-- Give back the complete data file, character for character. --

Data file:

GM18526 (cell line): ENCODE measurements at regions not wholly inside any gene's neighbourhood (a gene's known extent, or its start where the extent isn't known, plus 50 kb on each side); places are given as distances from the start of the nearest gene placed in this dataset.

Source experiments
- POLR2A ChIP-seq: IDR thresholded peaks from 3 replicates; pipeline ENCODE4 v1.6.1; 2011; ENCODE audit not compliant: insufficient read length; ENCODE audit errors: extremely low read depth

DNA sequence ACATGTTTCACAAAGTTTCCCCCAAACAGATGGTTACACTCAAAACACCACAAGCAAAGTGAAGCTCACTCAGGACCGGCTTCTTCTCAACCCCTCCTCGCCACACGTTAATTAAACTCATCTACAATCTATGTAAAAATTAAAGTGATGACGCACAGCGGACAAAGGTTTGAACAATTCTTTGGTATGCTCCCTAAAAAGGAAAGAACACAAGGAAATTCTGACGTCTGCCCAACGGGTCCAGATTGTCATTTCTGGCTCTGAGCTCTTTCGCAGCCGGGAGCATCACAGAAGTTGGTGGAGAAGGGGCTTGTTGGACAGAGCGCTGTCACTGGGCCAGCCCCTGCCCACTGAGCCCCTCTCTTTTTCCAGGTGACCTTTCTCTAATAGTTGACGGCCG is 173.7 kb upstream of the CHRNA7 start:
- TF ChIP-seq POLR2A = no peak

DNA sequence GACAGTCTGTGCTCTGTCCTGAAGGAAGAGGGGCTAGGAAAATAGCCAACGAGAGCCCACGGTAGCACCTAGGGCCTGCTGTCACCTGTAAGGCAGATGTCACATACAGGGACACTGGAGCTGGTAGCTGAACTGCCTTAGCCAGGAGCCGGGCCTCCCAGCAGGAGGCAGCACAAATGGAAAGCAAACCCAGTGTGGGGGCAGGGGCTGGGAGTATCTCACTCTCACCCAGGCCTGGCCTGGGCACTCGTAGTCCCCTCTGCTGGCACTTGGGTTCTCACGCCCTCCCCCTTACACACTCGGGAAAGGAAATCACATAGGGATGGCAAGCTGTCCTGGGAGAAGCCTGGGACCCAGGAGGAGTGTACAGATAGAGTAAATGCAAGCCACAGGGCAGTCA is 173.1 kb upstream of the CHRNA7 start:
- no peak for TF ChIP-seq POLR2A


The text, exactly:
GM18526 (cell line): ENCODE measurements at regions not wholly inside any gene's neighbourhood (a gene's known extent, or its start where the extent isn't known, plus 50 kb on each side); places are given as distances from the start of the nearest gene placed in this dataset.

Source experiments
- POLR2A ChIP-seq: IDR thresholded peaks from 3 replicates; pipeline ENCODE4 v1.6.1; 2011; ENCODE audit not compliant: insufficient read length; ENCODE audit errors: extremely low read depth

DNA sequence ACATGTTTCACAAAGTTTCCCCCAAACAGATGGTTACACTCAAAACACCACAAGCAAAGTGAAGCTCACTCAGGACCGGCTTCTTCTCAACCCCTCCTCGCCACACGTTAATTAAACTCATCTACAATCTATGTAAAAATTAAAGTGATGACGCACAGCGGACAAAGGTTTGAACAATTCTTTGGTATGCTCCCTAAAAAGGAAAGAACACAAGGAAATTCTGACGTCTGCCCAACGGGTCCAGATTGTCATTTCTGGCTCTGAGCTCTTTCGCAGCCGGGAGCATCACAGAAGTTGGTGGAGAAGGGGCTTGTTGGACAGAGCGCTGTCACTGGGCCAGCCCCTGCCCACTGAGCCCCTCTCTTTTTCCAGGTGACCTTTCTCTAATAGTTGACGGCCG is 173.7 kb upstream of the CHRNA7 start:
- TF ChIP-seq POLR2A = no peak

DNA sequence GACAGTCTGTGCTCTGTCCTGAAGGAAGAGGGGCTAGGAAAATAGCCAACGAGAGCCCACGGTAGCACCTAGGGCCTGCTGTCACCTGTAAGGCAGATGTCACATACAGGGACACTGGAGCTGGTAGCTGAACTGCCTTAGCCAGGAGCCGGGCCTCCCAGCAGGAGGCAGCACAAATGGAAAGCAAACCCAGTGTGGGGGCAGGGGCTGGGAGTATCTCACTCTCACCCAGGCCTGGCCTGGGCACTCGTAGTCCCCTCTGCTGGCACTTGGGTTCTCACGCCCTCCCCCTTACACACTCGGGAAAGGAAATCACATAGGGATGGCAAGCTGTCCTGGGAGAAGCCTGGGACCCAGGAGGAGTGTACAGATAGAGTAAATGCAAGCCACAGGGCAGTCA is 173.1 kb upstream of the CHRNA7 start:
- no peak for TF ChIP-seq POLR2A